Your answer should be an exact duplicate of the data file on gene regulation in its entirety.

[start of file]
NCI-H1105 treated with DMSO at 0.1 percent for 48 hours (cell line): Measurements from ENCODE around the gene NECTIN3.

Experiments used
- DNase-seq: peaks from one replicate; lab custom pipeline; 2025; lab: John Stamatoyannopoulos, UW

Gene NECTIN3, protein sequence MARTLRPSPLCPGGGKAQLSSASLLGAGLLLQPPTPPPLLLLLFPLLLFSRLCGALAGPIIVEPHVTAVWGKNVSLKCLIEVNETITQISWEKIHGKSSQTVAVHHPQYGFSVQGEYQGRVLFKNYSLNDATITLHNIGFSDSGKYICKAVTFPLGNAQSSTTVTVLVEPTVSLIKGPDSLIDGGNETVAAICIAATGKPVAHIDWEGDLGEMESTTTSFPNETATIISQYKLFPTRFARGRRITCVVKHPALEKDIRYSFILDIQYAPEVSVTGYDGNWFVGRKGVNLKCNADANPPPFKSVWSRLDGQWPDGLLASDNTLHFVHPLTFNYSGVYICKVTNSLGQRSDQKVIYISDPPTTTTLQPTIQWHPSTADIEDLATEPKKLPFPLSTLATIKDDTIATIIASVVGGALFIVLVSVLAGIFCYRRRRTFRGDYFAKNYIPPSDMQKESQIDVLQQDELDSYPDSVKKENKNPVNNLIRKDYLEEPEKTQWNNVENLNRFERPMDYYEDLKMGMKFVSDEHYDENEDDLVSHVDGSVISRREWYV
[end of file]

NCI-H1105 treated with DMSO at 0.1 percent for 48 hours (cell line): Measurements from ENCODE around the gene NECTIN3.

Experiments used
- DNase-seq: peaks from one replicate; lab custom pipeline; 2025; lab: John Stamatoyannopoulos, UW

Gene NECTIN3, protein sequence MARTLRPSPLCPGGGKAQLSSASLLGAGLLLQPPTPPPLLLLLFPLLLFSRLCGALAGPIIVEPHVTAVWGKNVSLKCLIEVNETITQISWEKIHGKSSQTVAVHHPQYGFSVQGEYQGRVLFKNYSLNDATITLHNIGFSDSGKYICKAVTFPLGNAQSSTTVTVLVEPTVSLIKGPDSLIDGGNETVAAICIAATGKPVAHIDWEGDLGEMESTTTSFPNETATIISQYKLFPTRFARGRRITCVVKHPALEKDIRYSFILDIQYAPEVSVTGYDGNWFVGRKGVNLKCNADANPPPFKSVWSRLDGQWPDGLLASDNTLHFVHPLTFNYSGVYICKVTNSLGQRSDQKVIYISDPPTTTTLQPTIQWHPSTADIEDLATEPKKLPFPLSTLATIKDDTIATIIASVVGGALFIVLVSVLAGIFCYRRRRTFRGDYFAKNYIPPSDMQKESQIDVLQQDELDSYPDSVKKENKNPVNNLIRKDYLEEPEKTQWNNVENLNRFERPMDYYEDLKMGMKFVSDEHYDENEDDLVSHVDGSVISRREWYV